Major technological advances have made it possible to keep pace with the market’s desire for products that not only guarantee long-term performance, but are also more environmentally friendly. For example, the Henry 647 PlumPro Fast-Track Vinyl Floor Adhesive is a water-based acrylic polymer adhesive with no VOC content. “Yet it has moisture resistance up to 99% RH / ASTM F2170, feels dry just minutes after application and the new floor can be loaded immediately,” said David Fabyonic, Adhesives Marketing Manager at Ardex. “Such properties in a water-based adhesive were unheard of not so long ago.”
The latest adhesives have been developed to meet strict and evolving green building standards. “This includes biobased raw materials in adhesives, solvent- and phthalate-free products and a large, concentrated focus on indoor air quality and lower VOCs during and after installation,” said Stadler van Bostik. “Even down to the packaging in which the adhesives are delivered, there is a lot of attention for sustainability.”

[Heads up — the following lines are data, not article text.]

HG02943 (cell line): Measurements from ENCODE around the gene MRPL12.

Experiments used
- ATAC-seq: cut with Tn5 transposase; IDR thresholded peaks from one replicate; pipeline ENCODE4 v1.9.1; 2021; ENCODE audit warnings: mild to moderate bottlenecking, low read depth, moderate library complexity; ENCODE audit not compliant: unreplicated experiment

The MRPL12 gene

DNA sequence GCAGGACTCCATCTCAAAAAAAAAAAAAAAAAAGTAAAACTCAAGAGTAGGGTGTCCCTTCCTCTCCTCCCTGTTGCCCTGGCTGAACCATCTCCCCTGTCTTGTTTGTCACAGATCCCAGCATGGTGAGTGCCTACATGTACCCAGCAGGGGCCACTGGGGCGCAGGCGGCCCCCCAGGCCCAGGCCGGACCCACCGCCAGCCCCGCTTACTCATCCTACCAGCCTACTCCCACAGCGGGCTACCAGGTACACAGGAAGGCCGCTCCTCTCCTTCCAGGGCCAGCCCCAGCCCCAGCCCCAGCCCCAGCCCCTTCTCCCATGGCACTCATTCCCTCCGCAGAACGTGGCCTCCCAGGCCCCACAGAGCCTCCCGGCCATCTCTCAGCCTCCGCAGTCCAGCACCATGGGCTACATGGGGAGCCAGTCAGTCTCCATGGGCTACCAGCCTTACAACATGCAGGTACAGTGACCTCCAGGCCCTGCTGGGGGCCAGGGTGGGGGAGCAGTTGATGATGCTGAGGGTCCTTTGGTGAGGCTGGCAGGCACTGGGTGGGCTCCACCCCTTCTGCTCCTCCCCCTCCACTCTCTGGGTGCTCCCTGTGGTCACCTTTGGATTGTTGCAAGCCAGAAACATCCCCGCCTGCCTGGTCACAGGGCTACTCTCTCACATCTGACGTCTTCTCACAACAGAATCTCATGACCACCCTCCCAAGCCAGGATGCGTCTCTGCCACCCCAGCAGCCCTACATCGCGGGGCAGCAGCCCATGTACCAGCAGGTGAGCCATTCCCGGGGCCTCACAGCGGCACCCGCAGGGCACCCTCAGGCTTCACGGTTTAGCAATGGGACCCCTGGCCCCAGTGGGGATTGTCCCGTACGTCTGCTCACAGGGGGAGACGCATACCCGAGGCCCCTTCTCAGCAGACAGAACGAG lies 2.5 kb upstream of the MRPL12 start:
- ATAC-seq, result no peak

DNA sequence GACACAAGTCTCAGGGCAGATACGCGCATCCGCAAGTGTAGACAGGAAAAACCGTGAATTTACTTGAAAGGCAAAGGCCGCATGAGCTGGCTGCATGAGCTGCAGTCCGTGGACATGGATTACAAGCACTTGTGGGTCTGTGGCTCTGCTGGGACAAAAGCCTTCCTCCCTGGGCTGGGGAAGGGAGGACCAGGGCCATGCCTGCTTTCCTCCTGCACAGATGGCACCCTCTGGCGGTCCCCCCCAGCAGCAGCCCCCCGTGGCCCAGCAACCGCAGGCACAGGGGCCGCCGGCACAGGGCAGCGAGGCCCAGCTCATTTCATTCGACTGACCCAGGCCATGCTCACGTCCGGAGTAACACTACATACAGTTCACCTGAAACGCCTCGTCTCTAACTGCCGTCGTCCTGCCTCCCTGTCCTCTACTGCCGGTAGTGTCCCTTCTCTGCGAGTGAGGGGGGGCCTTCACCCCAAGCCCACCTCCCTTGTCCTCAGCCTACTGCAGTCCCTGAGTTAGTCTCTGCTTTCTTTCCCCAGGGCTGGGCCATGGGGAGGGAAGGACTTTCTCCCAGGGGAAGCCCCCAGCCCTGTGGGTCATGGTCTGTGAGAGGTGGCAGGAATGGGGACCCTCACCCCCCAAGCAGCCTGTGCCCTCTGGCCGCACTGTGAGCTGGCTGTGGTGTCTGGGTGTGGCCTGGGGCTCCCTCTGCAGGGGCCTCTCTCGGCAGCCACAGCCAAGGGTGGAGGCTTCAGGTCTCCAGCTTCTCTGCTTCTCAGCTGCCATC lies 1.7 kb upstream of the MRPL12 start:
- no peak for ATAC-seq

The added emphasis on environmental friendliness also fuels critical technological achievements. For example, modified silane polymers are an increasingly used form of adhesive that rivals the performance of established urethanes with the added benefit of being cleanable. “The ability of modified silane polymer adhesives to be easy to clean, both wet and cured, is a significant improvement for installers,” said Dave Cima, Eastern Sales Director, DriTac. “Modified silane technology is now also compatible with more types of floors than ever before, including both wood and resilient floor coverings.”